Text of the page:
Jakob Poeltl (Big)-Poeltl was in at least the 69th percentile among bigs in off-ball movement (69.1), finishing (73.4), interior defense (76.9) and offensive rebounding (77.6). His defensive rebounding percentile of 2.1 among bigs indicates a need to add strength.
— Jared Johnson (@jaredtjohnson21) September 14, 2018
Truly dedicated (or maniacal) Spurs fans might remember the Austrian Andre’s lone trip to San Antonio in October of last season, in which the giant worked over the likes of Pau Gasol and Joffrey Lauvergne in the paint. In the loss, Poeltl put up a double-double with ten points on 4-of-5 field goal attempts, pounced on 12 rebounds and laid out 3 blocks just for added measure. Oh, and he did so in just 26 minutes on the court.
Poeltl will likely be expected to reprise his previous Raptors role early on for San Antonio. Averaging just shy of 20 minutes per game last season, it wouldn’t be shocking to see those same numbers mirrored, with Gasol hovering just over 20 minutes and some small-ball lineups with LaMarcus anchoring the court comprising the remaining low post options. Rotational work shoring up the defensive end with smart, efficient plays will be the nightly theme this fall.
But what if Poeltl wants to be perceived as more than just a rotational big? He might not face much of a fight. The starting nod at the beginning of the year will undoubtedly belong to Gasol, who is in the second year of a three year, $48 million contract. However, and particularly as the 38-year-old enters his 18th season, abdicating the low post throne in San Antonio is surely in the back of Gasol’s mind. If nothing else than by virtue of being there, Poeltl may become the heir.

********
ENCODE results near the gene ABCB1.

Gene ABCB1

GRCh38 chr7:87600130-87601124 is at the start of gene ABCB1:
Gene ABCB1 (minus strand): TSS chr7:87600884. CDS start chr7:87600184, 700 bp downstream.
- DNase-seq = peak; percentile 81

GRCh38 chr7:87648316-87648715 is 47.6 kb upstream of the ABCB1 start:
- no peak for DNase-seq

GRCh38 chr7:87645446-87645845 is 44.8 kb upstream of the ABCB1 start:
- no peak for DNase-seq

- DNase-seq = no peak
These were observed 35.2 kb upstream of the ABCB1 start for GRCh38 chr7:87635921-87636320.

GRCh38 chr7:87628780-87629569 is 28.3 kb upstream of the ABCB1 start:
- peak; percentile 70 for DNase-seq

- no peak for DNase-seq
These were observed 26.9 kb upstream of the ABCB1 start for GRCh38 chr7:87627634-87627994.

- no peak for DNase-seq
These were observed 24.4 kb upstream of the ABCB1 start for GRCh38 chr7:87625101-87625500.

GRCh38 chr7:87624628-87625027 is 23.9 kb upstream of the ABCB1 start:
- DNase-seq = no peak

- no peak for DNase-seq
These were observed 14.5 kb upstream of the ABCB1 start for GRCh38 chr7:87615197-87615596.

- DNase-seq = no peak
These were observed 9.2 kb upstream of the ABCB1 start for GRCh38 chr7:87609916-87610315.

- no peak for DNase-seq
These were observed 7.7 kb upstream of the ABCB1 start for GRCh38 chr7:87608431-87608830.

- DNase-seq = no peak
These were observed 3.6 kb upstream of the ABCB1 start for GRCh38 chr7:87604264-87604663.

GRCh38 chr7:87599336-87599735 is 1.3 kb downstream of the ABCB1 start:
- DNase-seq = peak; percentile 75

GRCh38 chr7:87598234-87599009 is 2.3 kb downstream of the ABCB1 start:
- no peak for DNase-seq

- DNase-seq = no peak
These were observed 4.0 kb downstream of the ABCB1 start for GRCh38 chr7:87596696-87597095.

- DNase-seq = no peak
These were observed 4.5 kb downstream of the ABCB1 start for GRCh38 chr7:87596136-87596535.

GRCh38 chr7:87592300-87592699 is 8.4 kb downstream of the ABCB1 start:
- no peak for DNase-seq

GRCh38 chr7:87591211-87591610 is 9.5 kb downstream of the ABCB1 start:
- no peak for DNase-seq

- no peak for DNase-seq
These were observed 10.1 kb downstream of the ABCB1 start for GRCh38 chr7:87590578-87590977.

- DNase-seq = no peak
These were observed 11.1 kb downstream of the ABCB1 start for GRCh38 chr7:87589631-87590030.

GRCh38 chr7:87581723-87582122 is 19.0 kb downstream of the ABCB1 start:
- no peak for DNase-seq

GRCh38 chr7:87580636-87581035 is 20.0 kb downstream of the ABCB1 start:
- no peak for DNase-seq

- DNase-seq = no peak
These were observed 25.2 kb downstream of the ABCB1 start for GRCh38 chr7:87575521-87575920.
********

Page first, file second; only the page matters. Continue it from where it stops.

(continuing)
Jakob Poeltl says he’s trying to develop more offensively and defensively in hopes to increase his potential role.
— Michael C. Wright (@mikecwright) August 16, 2018
Gasol’s minutes have declined for the past four consecutive seasons, and he’s only managed to start 102 of 164 regular season games for the Spurs. Poeltl didn’t have a single start last season, so the 22 year old should have fresh legs to run the rim, right? Gasol remains the more dynamic offensive player, even in his advanced (basketball) age. He still has an eye for finding the open man, and he stretches the floor in a way that Poeltl is unlikely to broach in his career.
With that said, Spurs fans have conjured up a horror flick in their collective minds with the arrival of DeRozan: Night of the Midrange Jumper. With two of the top five leaders in midrange attempts (Aldridge and DeRozan) obviously landing in the starting lineup, Gasol is yet another moving piece that thrives on action at the elbow and looks to the midrange as a critical part of his game.
Poeltl doesn’t do that. At all. In fact, 94% of his shots last season came from within ten feet of the basket. He’s a threat around the basket with magnificent touch at the rim. Combined with a pure pick-and-roll game, Poeltl offers the Spurs a different look on offense that serves as both a potential dynamic threat to break from a midrange-reliant game or to augment it by setting solid screens. His stifling defensive presence and rim protection make him a potential rock for the team to lean on as they tinker with lineups throughout the regular season.
The third season could be just as pivotal to Poeltl as it was to The Office. His combination of present skill set, age and potential make Poeltl a player that you simultaneously know exactly what you’re getting, yet are uncertain about what you’re actually getting. Get it?